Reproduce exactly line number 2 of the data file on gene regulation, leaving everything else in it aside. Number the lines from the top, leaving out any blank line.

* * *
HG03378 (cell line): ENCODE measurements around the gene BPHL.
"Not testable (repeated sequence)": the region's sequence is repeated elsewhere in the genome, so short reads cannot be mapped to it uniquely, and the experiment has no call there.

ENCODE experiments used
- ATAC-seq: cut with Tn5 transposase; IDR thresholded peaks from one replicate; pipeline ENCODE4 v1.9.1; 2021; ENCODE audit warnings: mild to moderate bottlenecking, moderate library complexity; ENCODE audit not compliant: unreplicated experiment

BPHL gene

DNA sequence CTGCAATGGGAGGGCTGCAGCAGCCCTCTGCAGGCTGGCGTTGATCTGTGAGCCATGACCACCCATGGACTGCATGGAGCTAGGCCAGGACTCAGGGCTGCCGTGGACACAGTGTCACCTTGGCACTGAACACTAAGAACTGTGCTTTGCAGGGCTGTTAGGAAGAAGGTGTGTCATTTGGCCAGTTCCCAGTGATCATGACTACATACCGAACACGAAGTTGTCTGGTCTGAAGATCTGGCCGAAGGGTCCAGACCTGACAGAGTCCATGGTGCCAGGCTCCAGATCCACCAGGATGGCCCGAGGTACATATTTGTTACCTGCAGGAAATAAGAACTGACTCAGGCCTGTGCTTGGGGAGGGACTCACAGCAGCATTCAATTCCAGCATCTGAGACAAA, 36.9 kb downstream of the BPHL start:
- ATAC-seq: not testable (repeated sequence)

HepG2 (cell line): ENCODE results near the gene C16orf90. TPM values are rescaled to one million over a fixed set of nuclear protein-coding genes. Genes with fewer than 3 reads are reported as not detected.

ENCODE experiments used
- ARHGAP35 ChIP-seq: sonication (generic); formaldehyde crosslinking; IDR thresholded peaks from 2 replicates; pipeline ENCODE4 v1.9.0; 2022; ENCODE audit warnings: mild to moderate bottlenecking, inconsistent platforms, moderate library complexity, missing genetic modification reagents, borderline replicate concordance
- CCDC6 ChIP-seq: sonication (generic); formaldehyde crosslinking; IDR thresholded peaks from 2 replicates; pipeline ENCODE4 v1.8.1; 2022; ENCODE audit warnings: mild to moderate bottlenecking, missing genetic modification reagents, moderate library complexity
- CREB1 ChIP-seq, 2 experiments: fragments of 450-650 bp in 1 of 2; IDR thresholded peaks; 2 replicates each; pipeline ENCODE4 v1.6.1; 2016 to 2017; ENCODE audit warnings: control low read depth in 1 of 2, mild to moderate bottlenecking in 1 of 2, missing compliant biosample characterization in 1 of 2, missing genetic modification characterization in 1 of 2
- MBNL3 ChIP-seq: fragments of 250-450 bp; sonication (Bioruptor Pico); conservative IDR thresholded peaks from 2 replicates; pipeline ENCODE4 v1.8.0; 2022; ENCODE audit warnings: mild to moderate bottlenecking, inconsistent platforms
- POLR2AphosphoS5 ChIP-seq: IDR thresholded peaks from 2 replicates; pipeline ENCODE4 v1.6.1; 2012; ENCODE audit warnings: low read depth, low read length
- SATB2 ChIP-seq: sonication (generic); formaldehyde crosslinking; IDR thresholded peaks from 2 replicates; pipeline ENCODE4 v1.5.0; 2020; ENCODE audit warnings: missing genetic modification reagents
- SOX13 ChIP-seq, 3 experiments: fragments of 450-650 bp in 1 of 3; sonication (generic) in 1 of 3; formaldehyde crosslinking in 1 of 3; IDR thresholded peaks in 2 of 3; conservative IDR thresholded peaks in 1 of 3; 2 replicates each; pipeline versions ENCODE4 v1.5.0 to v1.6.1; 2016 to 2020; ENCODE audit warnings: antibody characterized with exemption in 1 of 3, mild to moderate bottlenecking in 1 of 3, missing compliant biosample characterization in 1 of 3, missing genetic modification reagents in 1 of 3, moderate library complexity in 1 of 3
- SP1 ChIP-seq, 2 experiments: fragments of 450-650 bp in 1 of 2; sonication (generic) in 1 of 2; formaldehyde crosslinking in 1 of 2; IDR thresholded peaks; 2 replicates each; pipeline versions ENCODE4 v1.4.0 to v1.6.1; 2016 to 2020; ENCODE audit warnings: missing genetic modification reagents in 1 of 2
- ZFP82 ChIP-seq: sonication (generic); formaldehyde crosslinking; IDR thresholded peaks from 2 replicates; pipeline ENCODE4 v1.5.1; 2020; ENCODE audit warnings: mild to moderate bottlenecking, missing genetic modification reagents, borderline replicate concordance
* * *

"Not testable (repeated sequence)": the region's sequence is repeated elsewhere in the genome, so short reads cannot be mapped to it uniquely, and the experiment has no call there.